Manipulating State Featuring Fetch

Greetings reader, if you’re a newbie like me in the world of React then you’ve probably stumbled upon the conundrum of adjusting state outside of the parent component.

To start off, let’s get a good understanding of what state is. State in react is essentially;

“The state contains data specific to this component that may change over time. The state is user-defined, and it should be a plain JavaScript object.

If some value isn’t used for rendering or data flow (for example, a timer ID), you don’t have to put it in the state. Such values can be defined as fields on the component instance.”(https://reactjs.org/docs/react-component.html#state)

In other words, state is where you store information that you are planning on manipulating in one way or the other. For example, let’s say you are trying to fetch a bunch of data from an API and use it for your website. The fetch request would be something like this:

state = {
information : []
}
didComponentMount(){
fetch('http://localhost:3000/objs')
.then(resp => resp.json())
.then(data => {
this.setState({
information: data
})
})
}

Your state has been populated with a whole assortment of data.

Now let’s say you had a component that needs to adjust the values within one of your objects that are held in state. The function might look like this:

handleChange = () => {
const newObj = {
hasBigBrain: true
}
const reqObj = {
method: 'PATCH',
headers: {
'Content-Type' : 'application/json'
},
body: JSON.stringify(newObj)
}
fetch('http://localhost:3000/', reqObj)this.props.handleUpdate(Obj)// Assume Obj looks like this {name: Jimmy Neutron, HasBigBrain: false}
(because fetch requests are asynchronous that attribute will still be false when sending information back)
}

Well now you’re probably asking yourself, “hey why is the function handleUpdate have this.props. before it?” Well my young szechuan, that’s because handleUpdate is actually defined inside another component and it was sent down to us. Looking at the parent component it has the function defined:

handleUpdate = (obj) => {
const newInfo = this.state.map(infoObj => {
if(infoObj === obj){
infoObj.hasBigBrain = true
return infoObj
} else {
return infoObj
}
})
this.setState({
information: newInfo
})
}

There’s allot going on here, and it’s worth the time to break down what’s really happening.

  1. We make a new array called newInfo, and we iterate over the entire state.
  2. Each Object within the array is called infoObj, and what we are doing in the first conditional is checking to see if the infoObj is the same thing that was sent up from the child component. Which in this case is obj (aka Jimmy Neutron.)
  3. If infoObj is the same as Obj then we adjust its value of false to true. Then and only then do we return it. If you try to kill two birds with one stone and just return ‘infoObj.hasBigBrain = true’ it will return just ‘true’ and then our array will look like [ obj, obj, obj, true, obj, obj]. You need to first change the value, and then return the object itself.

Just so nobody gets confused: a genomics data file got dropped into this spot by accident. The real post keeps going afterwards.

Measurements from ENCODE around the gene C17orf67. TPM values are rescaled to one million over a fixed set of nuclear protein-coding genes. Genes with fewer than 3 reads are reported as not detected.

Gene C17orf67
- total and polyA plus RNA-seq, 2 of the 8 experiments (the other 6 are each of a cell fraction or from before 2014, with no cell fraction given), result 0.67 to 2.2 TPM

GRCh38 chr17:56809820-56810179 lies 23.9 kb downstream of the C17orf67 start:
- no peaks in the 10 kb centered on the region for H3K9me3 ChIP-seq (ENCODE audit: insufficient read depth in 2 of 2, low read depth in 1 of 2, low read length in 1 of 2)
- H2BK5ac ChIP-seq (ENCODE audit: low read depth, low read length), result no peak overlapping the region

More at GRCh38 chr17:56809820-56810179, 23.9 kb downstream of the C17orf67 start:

4. Then if the other infoObj’s aren’t what we are looking for, we just return the un-manipulated objects. (If you forget this step all of the other objects will be overwritten with ‘undefined’)
  5. Lastly we just setState to the new array and we are good to go!

Yeah this seems like allot of work to just change one value, on one object. Even though a simple refresh can solve all of these problems. But, we are better than that, and we will manipulate data in real-time and give our user the best experience they have ever…….. experienced.

A nice rule of thumb I’d like to think is that if you are changing a value within an object you’ll want to map it out. But, what if you want to delete the object entirely?

Well I got news for you buddy, I have the answer. Lets say in a child component we had this function:

handleDelete = () => {fetch(`http://localhost:3000/objs/${id}`, {method: 'DELETE'})this.props.handleDeletion(Obj)
}

Assume ‘Obj’ is Jimmy Neutron. In our parent component we will have a function defined as.. You guessed it:

handleDeletion = (obj) => {
const newObjs = this.state.toys.filter(infoObj => infoObj !== obj)
this.setState({ information: newObjs})}

Time to break it down now y’all.

  1. The first line is doing allot things, First we creating a new array called newObjs.
  2. Then we are filtering out any object that doesn’t equal the object that we sent down.
  3. Therefore, our array should be one object less than the original state.
  4. Lastly, we are re-setting our state to this new array.

Well now you’re probably asking me, “Well we have our ‘PATCH’, we have our ‘DELETE’, but what about ‘POST’? It’s ok daddies got you. Lets say our component looked something like this:

handleSubmit = (e) => {
e.preventDefault()
const reqObj = {
method: 'POST',
headers: {
'Content-Type' : 'application/json'
},
body: JSON.stringify(this.state)
}
fetch("http://localhost:3000/objs", reqObj)this.props.addNewObj(obj)

You know the drill. Main component will have:

addNewObj = (obj) => {this.setState({information: [...this.state.information, obj]})}

Wam Bam Thank you Ma’am. One last time:

  1. We setState to the original state. We need to sprinkle it in every object by using the ‘…’ otherwise the new state will consist of an array, and then an object after it.

That’s about it folks. You have your full CRUD using react.

An aspiring coder, trying to make sense of The World (of coding.)